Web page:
depression

OTR's Wellbeing Hub

We are over the moon to announce we will be running Midsomer Norton’s Youth Club! Further expanding our services in Midsomer Norton, to create OTR’s new Wellbeing Hub.

Expanding on our Listening Support, Counselling and LGBT+ Rural SPACE Youth Group in Midsomer Norton, we felt running Norton’s Youth Club was the perfect opportunity for us to further meet young people’s needs within the community.

Young people need a local service where they socialise, feel connected and receive support if required.

The space will be a safe, relaxed environment where young people can sit and chat to staff, friends and peers, socialise, have fun as well as getting involved in themed sessions. There will be opportunities to develop new skills i.e. cook, discuss issues as well as have guest speakers visit.

OTR’s Wellbeing Hub will include;

LGBT+ Rural SPACE Youth Group fortnightly Mondays (for ages 13-21) 6pm-8pm

Listening Support and Counselling every Tuesday and Wednesday (for ages 10-25) 3pm-7pm

Norton Youth Club (NYC) every Thursday (for ages 11-18) 6:30pm-8:30pm

Keep an eye on our website and social media for updates on when the Norton Youth Club is up and running!


If you’d like to support our services such as our Wellbeing Hub, join us at our 25th Anniversary Ball.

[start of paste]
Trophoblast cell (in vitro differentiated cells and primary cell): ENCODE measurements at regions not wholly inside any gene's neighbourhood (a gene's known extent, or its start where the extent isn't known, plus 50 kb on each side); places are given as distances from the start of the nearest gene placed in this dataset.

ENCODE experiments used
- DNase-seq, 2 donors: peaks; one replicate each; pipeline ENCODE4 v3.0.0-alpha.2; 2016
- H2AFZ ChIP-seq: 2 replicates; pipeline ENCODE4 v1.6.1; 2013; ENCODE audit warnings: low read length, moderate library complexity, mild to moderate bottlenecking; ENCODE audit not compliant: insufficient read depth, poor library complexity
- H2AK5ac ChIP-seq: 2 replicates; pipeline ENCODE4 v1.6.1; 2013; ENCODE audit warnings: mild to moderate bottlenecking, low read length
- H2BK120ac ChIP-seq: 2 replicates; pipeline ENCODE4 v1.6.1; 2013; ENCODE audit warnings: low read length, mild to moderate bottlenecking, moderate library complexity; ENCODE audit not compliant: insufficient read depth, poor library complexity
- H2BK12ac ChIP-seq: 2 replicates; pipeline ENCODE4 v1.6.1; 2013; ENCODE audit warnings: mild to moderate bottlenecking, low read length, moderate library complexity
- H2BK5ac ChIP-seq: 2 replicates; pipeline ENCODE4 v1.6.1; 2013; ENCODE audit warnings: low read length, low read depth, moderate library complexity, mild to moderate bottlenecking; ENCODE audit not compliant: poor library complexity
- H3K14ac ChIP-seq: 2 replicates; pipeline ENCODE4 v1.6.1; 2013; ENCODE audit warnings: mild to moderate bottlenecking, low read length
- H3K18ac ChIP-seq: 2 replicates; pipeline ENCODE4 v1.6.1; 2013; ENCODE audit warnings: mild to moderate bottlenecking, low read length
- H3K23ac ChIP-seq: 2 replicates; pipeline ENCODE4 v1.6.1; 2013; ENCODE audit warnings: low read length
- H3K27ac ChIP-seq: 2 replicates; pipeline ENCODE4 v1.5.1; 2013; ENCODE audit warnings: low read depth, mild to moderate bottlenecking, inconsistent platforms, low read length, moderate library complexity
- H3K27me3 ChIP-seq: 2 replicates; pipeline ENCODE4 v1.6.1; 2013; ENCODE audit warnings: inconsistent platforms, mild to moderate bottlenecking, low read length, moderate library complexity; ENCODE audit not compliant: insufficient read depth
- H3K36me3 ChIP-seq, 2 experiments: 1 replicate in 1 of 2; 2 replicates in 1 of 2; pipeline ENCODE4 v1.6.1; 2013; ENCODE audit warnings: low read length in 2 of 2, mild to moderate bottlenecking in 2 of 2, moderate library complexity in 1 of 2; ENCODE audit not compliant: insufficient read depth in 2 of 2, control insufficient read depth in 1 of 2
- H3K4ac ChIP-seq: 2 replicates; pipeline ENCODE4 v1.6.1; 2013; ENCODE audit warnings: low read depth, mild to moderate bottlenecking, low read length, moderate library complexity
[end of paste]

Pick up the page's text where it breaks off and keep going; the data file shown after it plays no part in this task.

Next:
We are looking for young people to help us redecorate and refurbish the Youth Club! If you’d like to help us get in contact below:

Name *
Name

Fitting in

It’s a universal fact that we all want to be liked. Human are animals- we like to have our packs, the people who back us up and stick with us when things get tough. But finding that pack can be difficult, and sometimes we feel that all we want to do is fit in. It’s not wrong to not want to stick out in a crowd (it’s human nature after all), but it does become a problem if you’re changing yourself in order to be liked by others.

Fitting in is not about getting other people to like you no matter what the cost- it’s about finding the people who accept you for who you are, and fitting comfortably with them, with your natural differences complimenting each other and bringing out the best in everyone. Fitting in is not about being the same, it’s about celebrating difference, and not shaming anyone or expecting anyone to change so that they fit in.

Wanting to fit in usually comes from starting somewhere new or feeling as though you need other people to validate who you are in order for you to be happy and accept yourself. But here’s the thing- you don’t need other people’s approval to be happy. You don’t need to fit in with others in order to like yourself. It’s a lot lonelier to be around people who don’t love you for exactly who you are than it is to be around no-one at all. Whether you fit in or not is irrelevant to how happy you can be- people who seem to fit in perfectly with those around them are not necessarily happy, and the people who seem to not fit in at all aren’t necessarily unhappy. Whatever the situation is, it’s not a case of you needing to change yourself in order to fit in with other people- it’s a case of finding the people who make you feel as though you don’t even have to fit in at all.